Story of the Week  
2004 Sumatra Earthquake and Tsunami :: Another Rude Awakening for Indian Technologists

The Great Sumatra Earthquake of 26 December 2004 was one of the 5 major earthquakes of Magnitude >9.0 in the recent history of instrument-recorded earthquakes. The special feature of this earthquake was the spectacular development of a Tsunami and the devastation it caused in Asian and African countries surrounding the Indian Ocean. In the Indian context, the disaster has lead to over 10,700 deaths, over 5,600 missing and huge economic setback. This magnitude 9.3 earthquake resulted in submergence of built environment and emergence of the new beaches in the Andaman & Nicobar (A&N) Islands. Damages in the A&N Islands were due to both the earthquake shaking and tsunami waves, but the mainland India coast saw only tsunami wave related damage.

Many engineering lessons were re-learnt after this earthquake. While there is enough to reflect upon for all sections of the Indian engineering community in preparing for mitigating the consequences of future natural disasters, the technologists of the nation have two pointed questions looking at them, namely
(a) Are they creating technologies that are relevant to the nations needs, and
(b) Do they have the credibility of delivering answers to the tough national questions?

IIT Kanpur has played an important role in the post-earthquake technical efforts of the nation to answer these questions and guide the nation to a development agenda that will reduce the risk of the nation during future earthquakes.

Earthquake-shaking related collapse of a stilt-plus-one storey house in reinforced concrete near Port Blair in Andaman & Nicobar Islands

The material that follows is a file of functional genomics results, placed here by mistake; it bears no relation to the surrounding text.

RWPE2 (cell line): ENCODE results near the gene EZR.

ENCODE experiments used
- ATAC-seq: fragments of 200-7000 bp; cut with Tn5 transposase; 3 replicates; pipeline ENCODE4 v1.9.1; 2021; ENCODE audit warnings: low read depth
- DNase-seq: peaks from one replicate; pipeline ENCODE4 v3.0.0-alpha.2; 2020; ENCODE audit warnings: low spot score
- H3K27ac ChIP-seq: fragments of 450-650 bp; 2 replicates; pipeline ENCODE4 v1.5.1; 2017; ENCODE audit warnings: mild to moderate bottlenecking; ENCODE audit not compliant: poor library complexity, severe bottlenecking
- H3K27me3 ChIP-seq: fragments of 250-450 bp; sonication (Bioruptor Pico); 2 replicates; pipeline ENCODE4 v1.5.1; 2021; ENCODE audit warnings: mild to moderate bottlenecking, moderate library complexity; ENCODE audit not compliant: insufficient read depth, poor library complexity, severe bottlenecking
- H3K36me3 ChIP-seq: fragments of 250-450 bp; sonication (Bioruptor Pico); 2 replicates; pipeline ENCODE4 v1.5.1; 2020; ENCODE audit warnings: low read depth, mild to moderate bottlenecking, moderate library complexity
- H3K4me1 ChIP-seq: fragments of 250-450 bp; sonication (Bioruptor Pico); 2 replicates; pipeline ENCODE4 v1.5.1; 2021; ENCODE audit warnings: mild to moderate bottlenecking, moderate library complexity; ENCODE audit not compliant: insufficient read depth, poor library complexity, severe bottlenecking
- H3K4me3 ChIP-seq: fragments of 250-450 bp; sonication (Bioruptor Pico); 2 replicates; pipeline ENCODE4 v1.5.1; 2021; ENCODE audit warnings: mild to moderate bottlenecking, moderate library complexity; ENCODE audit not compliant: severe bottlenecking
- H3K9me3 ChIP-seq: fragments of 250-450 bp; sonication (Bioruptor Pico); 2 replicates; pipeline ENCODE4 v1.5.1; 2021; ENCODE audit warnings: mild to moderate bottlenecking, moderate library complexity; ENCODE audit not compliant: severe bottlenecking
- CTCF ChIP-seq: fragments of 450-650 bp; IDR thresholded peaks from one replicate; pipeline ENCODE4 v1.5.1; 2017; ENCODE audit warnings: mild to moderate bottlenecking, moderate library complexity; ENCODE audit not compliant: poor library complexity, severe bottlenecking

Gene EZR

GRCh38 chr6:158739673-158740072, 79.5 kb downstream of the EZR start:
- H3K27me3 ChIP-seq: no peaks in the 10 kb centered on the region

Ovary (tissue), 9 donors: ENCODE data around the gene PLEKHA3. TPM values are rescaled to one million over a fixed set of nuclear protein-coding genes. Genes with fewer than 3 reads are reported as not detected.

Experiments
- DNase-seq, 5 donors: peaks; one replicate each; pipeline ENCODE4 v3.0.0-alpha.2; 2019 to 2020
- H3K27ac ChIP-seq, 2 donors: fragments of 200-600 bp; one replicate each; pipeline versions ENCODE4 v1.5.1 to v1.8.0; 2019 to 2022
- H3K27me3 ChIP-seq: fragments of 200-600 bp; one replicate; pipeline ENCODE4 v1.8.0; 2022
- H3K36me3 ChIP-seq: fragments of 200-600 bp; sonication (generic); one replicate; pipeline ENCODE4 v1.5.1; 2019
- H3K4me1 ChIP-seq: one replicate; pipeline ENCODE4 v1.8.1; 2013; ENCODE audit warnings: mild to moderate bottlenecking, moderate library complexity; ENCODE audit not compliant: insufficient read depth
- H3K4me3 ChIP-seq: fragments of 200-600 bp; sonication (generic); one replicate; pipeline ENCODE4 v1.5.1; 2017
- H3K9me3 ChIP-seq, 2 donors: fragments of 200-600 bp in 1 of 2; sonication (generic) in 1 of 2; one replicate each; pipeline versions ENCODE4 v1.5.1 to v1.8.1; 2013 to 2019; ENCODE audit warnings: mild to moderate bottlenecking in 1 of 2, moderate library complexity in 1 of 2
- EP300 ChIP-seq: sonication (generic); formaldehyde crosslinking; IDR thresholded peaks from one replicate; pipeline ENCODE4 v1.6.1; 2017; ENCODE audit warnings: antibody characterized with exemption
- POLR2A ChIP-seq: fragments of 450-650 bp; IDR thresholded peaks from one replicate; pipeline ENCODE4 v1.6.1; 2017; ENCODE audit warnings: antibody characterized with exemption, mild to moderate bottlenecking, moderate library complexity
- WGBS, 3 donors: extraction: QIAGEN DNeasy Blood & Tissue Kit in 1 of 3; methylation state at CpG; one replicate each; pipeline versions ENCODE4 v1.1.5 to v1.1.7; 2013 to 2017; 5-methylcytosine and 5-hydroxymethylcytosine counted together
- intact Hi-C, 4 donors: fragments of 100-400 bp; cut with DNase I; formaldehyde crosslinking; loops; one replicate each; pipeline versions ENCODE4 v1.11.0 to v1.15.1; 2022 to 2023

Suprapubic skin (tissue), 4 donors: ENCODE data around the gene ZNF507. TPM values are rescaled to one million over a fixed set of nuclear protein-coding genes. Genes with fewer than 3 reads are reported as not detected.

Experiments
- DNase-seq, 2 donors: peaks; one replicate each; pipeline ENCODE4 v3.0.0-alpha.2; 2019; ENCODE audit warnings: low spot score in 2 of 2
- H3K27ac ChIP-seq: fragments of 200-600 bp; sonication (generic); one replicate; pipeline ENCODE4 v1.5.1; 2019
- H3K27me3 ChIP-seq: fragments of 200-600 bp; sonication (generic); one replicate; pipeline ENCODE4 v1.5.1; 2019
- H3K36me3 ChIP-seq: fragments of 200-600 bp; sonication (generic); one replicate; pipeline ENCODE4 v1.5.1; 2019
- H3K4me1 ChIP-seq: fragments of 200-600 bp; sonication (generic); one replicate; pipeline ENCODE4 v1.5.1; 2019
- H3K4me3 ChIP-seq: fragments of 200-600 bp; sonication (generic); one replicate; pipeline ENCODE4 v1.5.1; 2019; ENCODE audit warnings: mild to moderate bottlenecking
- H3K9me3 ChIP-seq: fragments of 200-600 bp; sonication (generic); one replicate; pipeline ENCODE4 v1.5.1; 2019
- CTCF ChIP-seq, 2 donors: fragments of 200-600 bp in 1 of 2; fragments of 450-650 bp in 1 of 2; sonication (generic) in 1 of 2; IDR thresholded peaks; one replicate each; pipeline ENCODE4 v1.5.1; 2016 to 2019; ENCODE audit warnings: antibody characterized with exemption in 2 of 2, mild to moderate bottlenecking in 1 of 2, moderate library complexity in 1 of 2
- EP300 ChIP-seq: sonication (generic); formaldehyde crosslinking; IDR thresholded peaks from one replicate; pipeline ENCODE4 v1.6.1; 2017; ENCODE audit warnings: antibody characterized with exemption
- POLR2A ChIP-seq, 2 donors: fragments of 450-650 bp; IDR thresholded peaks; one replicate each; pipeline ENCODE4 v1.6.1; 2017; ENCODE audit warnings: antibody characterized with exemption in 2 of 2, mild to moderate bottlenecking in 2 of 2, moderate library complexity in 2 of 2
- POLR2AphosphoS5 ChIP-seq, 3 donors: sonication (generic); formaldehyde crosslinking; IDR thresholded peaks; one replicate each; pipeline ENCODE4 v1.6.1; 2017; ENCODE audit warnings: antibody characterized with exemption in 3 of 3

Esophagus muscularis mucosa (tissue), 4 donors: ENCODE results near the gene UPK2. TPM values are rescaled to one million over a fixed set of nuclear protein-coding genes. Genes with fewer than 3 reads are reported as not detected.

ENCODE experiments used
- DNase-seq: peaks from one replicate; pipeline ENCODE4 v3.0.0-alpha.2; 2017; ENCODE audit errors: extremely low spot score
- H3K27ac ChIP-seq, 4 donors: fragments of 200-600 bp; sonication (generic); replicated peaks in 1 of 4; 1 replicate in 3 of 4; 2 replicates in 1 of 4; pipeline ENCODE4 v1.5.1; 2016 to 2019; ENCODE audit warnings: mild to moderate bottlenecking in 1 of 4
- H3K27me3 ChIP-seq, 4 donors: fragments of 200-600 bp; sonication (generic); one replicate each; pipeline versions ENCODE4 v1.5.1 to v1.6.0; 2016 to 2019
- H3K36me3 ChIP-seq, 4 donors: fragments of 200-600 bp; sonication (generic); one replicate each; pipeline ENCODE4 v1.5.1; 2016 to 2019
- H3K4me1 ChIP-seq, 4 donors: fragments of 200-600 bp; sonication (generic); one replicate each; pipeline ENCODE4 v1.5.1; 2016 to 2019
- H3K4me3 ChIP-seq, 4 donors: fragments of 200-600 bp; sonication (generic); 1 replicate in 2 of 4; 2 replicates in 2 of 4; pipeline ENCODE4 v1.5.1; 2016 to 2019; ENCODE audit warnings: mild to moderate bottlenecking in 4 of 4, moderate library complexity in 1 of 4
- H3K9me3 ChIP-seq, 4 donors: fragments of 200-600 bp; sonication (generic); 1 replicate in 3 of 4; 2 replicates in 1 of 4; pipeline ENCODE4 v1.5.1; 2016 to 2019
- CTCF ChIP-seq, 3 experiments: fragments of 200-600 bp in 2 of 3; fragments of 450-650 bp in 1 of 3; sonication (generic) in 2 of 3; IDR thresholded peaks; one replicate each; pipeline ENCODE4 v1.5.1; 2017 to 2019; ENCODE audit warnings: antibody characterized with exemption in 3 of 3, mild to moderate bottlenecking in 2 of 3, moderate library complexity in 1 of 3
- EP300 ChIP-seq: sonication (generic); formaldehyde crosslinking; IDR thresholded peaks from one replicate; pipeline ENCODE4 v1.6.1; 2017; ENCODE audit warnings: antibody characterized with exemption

The activities of IIT Kanpur related to the 2004 Sumatra Earthquake and Tsunamis include:
1. Conducted field reconnaissance along the mainland coast and in Andaman & Nicobar Islands immediately after the earthquake to document the earthquake (understand the effect of earthquake on natural and built environment), and collect perishable data
2. Revisited the affected areas along the mainland coast and in Andaman & Nicobar Islands to study the post-disaster reconstruction efforts, and document the same
3. Undertook subsequent visits to collect detailed information on geology and paleoseismological evidences of past earthquakes in the Andaman and Nicobar region

Up-throw of coral beds and rock strata due to uplift on the western coast of middle Andaman Island near Flat Island

Advice to Governments
1. Advised Government of India (DST) on reconstructions to be undertaken in Tsunami-affected areas of Andaman & Nicobar Islands
2. Advised Government of Tamil Nadu and Government of Kerala on reconstructions to be undertaken in Tsunamis-affected areas
Advised Survey of India on Construction of new Tide Gauge Cabins to be built along the Indian coastline
4. Steered discussions on issues related to (a) effects of Tsunamis on natural and built environment, and (b) future course of action for construction in Tsunamis affected areas, during the National Seminars on Tsunamis Mitigation and Preparedness hosted by the Government of Gujarat and by the National Institute of Rural Development, Hyderabad

Information Dissemination
1. Published the findings of the field investigations in journals of international and national repute
2. Made multimedia presentations on the findings of the field investigations for technical and general audiences in India and abroad
3. Disseminated the technical findings (including photographs) through the website of the National Information Center of Earthquake Engineering (NICEE) at IIT Knapur (
4. Developed a concept document on technology to be adopted for constructions in coastal areas of the nation (dismissing the myth of tsunami-safe houses on the coast)

Complete loss of spans of the four span RC bridge at Melmannakudi in Tamil Nadu

A more detailed report can be requested from

Professor Sudhir K. Jain
National Information Center of Earthquake Engineering
Department of Civil Engineering
Indian Institute of Technology Kanpur

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